Holiday Self Care

By Sunny Lim

Several domestic violence organizations and hotlines report that calls for support services decrease around the holidays, according to the National Resource Center on Domestic Violence; however, the holidays still cause challenges to survivors. The holidays might disrupt a survivor’s healing process, especially if their abuser is a  family member. If survivors are unable to remove abusers from their lives completely, they might see their abusers at holiday gatherings.

For survivors, seeing their abusers can bring back traumatic memories, causing them to feel anxious and worried. Because of this, holiday gatherings create stress for survivors and deprive their ability to celebrate.  

Survivors also face the possibility of seeing family members who refused to support their recovery process and don’t believe them about the abuse. Survivors might feel lonely during the holiday season, which might make them want to return to the abusers.

All survivors have their own healing processes. Regardless of whether survivors are beginning their healing journey or continuing it, it is important to acknowledge that their emotions are valid and normal. Although the holiday season might create challenges, it is necessary to remember that survivors have the power to overcome obstacles in their healing process.

There are multiple ways to help survive the holiday season. Domestic violence hotlines and organizations also have a separate list for suggestions about facing the holidays.

Plan for alone time.

When past memories and emotions overwhelm you, take a brief walk or take a short break to recover by excusing yourself to go to the bathroom. You can also escape by tuning out those memories through listening to music or practicing relaxation techniques such as meditation.

Surround yourself with positivity.

For holiday gatherings, surround yourself with supportive family members and friends. Celebrating with loved ones who have always supported your healing journey can help you avoid negative emotions and memories.

Practice self-care.

Everyone has different self-care methods, but practice whatever works best for you. Examples of self-care include painting, praying, drinking tea, lighting candles, and other activities that calm you.

Call in sick.

If you know ahead of time that the abuser will be at a holiday gathering, call in sick. You don’t have to attend. If other family members pressure you to come to the gathering, reinforce boundaries. If they repeatedly call you, ignore them.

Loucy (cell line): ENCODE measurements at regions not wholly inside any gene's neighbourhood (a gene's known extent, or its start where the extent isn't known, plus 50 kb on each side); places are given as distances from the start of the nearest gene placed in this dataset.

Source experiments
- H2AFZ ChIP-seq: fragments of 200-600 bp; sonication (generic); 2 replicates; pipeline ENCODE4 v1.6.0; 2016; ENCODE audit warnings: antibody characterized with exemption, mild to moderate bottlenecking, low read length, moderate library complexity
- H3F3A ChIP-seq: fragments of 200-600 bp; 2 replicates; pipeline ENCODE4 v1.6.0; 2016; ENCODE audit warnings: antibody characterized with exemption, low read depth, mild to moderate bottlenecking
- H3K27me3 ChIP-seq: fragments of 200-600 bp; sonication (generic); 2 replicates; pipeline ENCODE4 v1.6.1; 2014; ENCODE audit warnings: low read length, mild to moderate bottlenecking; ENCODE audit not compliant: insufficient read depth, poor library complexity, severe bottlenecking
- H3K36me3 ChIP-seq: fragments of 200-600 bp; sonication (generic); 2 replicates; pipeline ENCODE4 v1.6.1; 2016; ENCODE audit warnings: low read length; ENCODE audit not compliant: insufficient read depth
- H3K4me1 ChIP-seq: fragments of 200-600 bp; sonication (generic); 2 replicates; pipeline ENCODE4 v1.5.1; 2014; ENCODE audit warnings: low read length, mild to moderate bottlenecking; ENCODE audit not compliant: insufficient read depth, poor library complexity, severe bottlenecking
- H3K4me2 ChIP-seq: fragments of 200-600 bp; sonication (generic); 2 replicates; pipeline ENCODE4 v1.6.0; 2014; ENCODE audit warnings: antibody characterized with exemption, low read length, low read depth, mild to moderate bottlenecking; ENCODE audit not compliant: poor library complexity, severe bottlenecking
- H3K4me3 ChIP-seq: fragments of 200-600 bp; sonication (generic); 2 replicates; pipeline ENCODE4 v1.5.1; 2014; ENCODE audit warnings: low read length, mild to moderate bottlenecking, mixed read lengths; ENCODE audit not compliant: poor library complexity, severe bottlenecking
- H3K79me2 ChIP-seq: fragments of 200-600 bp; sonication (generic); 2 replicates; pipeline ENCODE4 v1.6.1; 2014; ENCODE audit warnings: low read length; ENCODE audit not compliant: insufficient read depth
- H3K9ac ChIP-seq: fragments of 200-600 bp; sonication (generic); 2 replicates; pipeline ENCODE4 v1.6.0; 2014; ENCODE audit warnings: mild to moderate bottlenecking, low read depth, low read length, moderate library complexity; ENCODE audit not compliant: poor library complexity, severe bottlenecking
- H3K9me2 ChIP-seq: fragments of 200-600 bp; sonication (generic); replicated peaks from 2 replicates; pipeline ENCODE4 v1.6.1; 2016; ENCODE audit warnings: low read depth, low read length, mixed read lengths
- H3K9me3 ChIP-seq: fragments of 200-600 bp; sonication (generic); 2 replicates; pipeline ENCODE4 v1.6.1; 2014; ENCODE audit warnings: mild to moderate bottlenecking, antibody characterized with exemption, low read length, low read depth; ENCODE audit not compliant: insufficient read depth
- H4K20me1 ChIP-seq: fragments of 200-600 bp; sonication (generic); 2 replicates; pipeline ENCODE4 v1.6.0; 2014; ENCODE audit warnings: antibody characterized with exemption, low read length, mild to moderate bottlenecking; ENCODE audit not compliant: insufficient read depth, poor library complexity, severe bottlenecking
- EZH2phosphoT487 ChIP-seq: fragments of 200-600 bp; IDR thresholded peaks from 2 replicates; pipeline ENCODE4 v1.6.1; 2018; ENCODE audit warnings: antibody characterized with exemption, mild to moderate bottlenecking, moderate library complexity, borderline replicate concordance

Ask for help.

Remember to keep your therapist and support group on speed dial. It’s important to acknowledge if you need additional support during the holidays, so please call supportive friends, family, and your therapist. There is no shame in accepting and recognizing that you need help.

Participate in activities.

If relaxation techniques don’t help you block out painful memories and negative emotions, block them out by immersing yourself into festive activities. Help wrap gifts, plan an event like gift shopping or help with cooking.

Release your emotions.

After holiday gatherings are over, feel free to release all those negative emotions of sadness and anger by letting yourself cry or doing something therapeutic such as writing about how you felt in a journal. It’s better to release your anger and sadness instead of suppressing it.

Bring your family and friends with you.

If you are unable to avoid the abuser at a holiday gathering, bring your supportive family members and friends with you to remind yourself that you are safe. Bringing supportive people to gatherings will help minimize feelings of fear and loneliness by reminding yourself that there are many people who love and support you.

Use grounding techniques and other tips.

Another important technique is to practice tips and techniques recommended by your therapist. Examples of helpful techniques include visualization. Imagine yourself in a calm environment or your dream vacation to ground yourself. Bring yourself back to the present by touching three objects in the room and saying their names aloud. Practice breathing exercises to release muscle tension and anxiety.

Following the above solutions will help survivors face the holidays and overcome negative emotions. Even if survivors might stumble in their healing journey during the holidays, it doesn’t make them weak or failures. Healing is a complicated process, but survivors have the power to overcome and continue their journey.

For more tips on navigating the holidays as a survivor, check out this blog post from Dr. Kathleen Young.

If you or someone you know is in an abusive relationship, there is help. You can visit the Break the Silence website at www.breakthesilencedv.org or chat with one of our helpline advocates at 855-287-1777.

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